In Conversation with Cities Leadership Institute


Celebrating Cities – What shapes a great public place?

1 Introduction

Good evening everyone.

Thank you Dr Katherine O’Regan and Professor Edward Blakely for the introduction and inviting me to speak this evening.

I must admit I’m a little intimidated by such an audience.

In a similar situation, a friend of mine, David Harding a Scots public artist, was asked to speak at a government scientific conference here and he told me that he

felt the same, didn’t know what to say…..So he sang them a song! …. Don’t worry I’m not going to sing…. And got them to join in! An absolutely brilliant demonstration of the power of art.

The mission statement on the Cities Leadership Institute website is Building the capacity of urban leaders to make great places. I’ve been looking for someone to do that for a very long time.

Our mission statement is Communicate Collaborate and Create. Though communicating, collaborating, and creating with communities, we are building their capacity to assist in shaping great public places. It seems Cities Leadership and Environmental Art and Design are doing the same thing with 2 different stakeholder groups.

E A and D have completed about 200 design led public art projects over nearly 40 years, and working for so long in this arena I have seen many changes,

  • The reduction of Government funding,
  • Increased accountability, especially in the area of work health and safety
  • and
  • The large amount of competition for the work available.

And while there have been many changes there is one thing that I believe has remained the same, and is more important now than ever. That is the power of communities to build a sense of place and ownership through their input into public art projects.

Public art that has strong roots in history and local stories, not only empowers its residents, but is also the most successful, and assists in making places great. Community engagement and community knowledge is a very valuable design resource.

So tonight, in my 15 minutes of fame, Id like to give you a greater understanding of the capacity of consultation in this process, I thought I would take you on a journey through one of my projects in detail and then a few in passing.

Public art is a ‘symptom’ of Liveability

Jane Jacobs, the eminent ‘cityologist’, says all Cities are in competition with each other for investment – capital, residents, tourism, and workers, therefore, in theory all you people are in competition with each other!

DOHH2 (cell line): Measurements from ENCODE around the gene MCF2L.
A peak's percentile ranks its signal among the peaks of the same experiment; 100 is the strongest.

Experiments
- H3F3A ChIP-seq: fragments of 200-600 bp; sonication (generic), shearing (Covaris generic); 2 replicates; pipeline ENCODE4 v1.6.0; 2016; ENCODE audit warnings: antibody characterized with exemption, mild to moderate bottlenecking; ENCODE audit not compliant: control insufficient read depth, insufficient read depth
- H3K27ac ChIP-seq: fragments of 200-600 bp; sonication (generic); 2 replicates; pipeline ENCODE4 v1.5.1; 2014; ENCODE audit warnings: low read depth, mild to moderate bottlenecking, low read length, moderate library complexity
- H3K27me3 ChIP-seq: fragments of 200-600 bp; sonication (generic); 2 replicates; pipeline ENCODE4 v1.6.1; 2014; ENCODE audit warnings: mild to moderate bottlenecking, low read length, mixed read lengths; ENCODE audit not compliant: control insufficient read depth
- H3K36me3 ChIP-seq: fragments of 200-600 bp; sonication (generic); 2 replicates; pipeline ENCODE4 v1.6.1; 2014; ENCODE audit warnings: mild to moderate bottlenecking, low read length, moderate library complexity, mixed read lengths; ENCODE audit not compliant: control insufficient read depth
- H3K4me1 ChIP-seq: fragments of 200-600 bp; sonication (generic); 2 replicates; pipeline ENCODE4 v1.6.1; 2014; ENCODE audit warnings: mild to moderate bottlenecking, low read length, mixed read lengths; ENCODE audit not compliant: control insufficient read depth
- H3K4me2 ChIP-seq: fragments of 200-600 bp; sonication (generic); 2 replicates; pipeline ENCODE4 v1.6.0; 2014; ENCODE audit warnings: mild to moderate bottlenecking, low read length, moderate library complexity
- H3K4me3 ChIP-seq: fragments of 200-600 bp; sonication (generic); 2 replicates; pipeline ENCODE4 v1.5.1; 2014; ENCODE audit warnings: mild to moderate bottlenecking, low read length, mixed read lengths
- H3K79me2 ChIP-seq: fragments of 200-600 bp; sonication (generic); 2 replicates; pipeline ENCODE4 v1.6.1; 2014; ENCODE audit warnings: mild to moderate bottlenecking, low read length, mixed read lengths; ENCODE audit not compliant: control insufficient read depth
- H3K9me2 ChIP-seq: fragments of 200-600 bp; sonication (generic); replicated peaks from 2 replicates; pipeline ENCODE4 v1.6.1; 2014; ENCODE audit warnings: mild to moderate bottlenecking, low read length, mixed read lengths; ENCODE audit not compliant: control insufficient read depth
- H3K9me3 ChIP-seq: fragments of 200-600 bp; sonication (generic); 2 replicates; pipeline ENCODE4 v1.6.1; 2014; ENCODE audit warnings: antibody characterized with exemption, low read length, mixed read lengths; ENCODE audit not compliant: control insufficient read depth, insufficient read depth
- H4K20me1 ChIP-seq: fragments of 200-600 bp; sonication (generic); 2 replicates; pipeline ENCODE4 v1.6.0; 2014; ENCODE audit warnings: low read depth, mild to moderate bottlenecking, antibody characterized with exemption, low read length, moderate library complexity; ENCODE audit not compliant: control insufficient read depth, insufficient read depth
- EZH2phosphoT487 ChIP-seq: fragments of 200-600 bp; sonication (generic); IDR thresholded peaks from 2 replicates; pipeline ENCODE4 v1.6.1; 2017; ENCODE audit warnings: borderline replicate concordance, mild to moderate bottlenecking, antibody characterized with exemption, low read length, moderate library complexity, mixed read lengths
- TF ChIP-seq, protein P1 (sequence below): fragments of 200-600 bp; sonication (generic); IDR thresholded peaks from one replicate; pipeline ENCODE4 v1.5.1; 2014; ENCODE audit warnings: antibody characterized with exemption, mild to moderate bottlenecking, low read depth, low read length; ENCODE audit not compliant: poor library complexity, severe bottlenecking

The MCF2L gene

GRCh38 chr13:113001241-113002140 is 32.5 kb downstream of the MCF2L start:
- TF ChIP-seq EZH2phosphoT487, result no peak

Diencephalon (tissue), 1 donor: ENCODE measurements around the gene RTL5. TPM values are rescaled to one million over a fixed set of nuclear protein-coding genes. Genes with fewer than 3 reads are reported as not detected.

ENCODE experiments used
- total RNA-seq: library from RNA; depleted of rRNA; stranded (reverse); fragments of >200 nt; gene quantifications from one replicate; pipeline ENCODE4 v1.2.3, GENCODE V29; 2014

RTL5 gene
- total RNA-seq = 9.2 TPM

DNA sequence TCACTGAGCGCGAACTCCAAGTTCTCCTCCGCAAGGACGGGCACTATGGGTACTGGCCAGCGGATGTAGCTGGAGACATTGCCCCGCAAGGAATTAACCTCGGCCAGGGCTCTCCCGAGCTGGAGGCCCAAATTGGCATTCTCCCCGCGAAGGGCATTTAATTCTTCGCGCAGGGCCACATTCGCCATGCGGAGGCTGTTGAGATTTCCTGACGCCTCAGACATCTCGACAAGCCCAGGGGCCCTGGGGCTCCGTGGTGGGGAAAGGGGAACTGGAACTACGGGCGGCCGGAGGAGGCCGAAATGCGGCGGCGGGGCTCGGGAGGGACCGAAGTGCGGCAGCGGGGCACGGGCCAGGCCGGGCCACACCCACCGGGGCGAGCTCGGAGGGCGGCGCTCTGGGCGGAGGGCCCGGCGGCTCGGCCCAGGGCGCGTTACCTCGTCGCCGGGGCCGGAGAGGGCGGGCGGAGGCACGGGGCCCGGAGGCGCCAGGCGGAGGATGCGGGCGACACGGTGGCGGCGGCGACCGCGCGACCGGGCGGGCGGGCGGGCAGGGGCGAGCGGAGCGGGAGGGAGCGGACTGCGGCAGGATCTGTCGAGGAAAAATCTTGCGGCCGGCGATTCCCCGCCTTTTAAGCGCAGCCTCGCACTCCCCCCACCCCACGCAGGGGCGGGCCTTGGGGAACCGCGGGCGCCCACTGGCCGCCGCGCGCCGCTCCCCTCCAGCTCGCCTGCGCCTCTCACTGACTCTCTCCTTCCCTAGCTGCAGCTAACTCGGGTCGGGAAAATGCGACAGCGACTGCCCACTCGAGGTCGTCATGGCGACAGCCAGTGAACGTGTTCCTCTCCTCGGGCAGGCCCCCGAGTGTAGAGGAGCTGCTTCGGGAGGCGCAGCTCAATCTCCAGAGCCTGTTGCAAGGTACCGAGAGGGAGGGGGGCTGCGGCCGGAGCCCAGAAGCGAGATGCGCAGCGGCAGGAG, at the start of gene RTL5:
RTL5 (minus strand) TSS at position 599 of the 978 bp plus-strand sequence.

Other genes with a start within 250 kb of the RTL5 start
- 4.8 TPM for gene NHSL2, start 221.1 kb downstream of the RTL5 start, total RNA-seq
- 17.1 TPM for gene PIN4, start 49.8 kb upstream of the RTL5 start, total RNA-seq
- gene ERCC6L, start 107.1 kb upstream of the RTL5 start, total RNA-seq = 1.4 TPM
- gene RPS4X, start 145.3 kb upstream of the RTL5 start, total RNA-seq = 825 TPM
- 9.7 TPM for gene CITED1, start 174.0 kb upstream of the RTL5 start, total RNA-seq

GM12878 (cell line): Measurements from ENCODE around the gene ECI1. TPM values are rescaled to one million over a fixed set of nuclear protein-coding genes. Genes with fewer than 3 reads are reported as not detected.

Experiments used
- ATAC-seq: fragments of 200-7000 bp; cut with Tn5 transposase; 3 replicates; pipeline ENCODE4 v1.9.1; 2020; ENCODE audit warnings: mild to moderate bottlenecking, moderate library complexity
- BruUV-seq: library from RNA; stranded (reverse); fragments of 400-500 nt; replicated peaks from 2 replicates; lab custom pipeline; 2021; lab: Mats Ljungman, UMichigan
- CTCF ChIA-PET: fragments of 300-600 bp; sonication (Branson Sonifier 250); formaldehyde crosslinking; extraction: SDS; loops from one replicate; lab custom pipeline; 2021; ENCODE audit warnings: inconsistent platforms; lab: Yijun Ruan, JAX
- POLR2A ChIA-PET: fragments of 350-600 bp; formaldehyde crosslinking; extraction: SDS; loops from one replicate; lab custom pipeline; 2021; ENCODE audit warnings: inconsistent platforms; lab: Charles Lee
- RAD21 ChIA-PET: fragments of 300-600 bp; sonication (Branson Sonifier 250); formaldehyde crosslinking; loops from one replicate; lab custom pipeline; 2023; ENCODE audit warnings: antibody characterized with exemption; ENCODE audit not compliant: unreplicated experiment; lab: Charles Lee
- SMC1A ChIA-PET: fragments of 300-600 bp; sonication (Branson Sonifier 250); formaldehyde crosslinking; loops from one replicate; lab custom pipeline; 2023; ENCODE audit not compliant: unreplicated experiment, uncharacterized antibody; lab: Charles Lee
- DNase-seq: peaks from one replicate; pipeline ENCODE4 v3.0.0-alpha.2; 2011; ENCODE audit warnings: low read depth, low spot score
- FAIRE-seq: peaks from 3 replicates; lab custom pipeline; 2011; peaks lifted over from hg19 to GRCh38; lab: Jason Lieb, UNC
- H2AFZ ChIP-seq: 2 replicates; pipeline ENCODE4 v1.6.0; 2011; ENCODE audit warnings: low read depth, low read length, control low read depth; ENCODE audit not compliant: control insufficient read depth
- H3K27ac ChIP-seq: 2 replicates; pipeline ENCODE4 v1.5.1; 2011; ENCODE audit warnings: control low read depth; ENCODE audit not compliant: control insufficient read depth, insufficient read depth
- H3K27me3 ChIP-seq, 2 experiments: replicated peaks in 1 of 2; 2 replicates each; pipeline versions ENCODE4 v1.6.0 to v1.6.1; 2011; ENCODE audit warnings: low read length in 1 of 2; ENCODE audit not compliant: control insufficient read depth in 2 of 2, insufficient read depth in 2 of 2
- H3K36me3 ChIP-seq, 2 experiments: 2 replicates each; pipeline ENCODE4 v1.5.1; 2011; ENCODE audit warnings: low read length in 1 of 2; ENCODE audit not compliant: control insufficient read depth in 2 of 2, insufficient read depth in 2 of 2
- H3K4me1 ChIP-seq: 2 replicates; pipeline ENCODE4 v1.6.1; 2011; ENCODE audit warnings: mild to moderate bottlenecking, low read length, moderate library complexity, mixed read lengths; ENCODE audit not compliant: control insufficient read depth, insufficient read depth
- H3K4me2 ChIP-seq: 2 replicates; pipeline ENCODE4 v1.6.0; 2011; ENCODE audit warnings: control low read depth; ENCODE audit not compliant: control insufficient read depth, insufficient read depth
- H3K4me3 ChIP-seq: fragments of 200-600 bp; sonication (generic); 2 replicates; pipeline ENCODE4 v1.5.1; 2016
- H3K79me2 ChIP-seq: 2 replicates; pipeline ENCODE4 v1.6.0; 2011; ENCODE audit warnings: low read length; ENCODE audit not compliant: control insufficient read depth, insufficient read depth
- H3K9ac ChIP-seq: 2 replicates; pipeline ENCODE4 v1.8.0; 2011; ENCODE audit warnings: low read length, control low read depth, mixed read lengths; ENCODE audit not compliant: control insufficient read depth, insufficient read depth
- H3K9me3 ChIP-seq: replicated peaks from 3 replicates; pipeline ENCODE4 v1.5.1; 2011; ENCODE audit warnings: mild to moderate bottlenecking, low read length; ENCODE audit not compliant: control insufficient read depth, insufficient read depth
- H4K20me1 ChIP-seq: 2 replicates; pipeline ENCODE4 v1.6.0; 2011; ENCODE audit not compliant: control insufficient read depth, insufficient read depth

It has been proven, that successful cities are chosen by investors, for theirLiveability.

I contend that most modern cities look the same and its really only the geography and visible culture i.e. public art that identifies them…’i.e. Some say this is their Branding’.

So….I believe that public art identifies a place, increases its liveability, and therefore assists in making it attractive to investment …

So how do you do public art well? Better than the next city! ….Good Community engagement and research.

I also believe, the infrastructure boom in Australia at the moment, provides an opportunity to also have a cultural boom i.e More public art…. if councils and governments care to legislate for it. There are many very successful examples of Percentage for Art programs across the world.

Art generates a sense of distinctiveness that makes places attractive to people. Artists view place with a different perspective, utilizing senses, emotions and feelings and importantly use empathy and passion to interpret information and stories into the physical forms, which positively shape public places…. Places which nurture people.

‘Stories from the Street’ Hurstville

I want to pose a question – if I came into the area that you live in and placed a piece of public art featuring an acid spitting bunny and graffiti – what do you think the community response would be?

In many areas there would probably be an uproar, it might even make the TV news for how it is inappropriate and what an eyesore it is. We have all seen these headlines before and they are usually as a result of art that has been placed without any consultation or thought to the needs of the local stakeholders. It has just been plonked in place, and that is exactly what it is known as “plonk art”.